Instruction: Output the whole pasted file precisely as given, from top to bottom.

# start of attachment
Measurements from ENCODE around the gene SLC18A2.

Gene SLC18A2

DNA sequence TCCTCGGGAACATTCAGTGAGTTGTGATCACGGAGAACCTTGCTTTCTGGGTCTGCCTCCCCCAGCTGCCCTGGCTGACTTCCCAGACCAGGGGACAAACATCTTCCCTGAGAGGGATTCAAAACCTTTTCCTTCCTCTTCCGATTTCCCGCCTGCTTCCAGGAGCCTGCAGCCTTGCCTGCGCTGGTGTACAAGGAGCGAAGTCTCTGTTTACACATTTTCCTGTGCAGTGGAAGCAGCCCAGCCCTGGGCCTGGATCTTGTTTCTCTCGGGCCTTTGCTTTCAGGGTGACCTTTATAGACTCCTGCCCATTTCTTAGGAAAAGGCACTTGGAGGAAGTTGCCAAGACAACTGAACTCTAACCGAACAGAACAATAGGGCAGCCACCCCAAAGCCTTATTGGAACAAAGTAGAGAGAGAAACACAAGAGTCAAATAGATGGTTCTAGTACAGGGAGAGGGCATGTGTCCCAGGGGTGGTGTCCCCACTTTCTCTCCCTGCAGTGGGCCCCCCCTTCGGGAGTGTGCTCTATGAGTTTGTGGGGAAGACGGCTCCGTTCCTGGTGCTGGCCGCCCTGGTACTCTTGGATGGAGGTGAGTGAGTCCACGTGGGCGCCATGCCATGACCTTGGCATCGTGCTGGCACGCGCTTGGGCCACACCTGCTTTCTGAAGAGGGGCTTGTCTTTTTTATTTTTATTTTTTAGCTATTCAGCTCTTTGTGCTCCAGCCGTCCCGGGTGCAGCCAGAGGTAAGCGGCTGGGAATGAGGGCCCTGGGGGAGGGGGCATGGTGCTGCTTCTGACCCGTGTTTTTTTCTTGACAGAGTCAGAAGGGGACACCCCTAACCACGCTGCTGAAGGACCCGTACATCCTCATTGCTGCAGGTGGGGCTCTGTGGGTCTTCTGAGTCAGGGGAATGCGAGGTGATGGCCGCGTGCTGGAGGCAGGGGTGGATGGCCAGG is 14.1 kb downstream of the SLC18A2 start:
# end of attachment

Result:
Measurements from ENCODE around the gene SLC18A2.

Gene SLC18A2

DNA sequence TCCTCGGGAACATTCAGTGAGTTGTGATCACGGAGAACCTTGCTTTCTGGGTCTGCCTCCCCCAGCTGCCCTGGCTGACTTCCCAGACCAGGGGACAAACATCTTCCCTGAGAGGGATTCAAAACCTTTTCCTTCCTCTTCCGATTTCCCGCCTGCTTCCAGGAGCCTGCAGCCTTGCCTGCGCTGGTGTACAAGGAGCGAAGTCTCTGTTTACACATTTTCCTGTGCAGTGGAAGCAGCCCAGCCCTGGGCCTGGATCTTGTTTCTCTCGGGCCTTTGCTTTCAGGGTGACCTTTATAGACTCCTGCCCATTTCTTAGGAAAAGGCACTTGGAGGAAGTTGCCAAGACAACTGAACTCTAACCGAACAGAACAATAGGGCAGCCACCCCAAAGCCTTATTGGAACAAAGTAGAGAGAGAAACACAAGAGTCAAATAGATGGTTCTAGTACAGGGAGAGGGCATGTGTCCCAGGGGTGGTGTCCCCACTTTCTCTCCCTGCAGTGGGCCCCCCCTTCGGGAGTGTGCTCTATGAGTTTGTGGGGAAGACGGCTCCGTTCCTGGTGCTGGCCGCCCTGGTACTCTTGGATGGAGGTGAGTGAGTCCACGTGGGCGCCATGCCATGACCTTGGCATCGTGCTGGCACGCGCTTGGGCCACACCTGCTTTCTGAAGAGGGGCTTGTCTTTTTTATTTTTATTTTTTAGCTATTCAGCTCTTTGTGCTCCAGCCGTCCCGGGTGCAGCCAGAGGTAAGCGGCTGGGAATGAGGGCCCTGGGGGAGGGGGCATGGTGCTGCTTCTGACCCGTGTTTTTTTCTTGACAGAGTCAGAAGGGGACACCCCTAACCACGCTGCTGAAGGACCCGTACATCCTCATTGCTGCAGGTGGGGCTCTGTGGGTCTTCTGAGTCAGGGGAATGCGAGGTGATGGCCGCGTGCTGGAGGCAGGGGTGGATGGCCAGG is 14.1 kb downstream of the SLC18A2 start: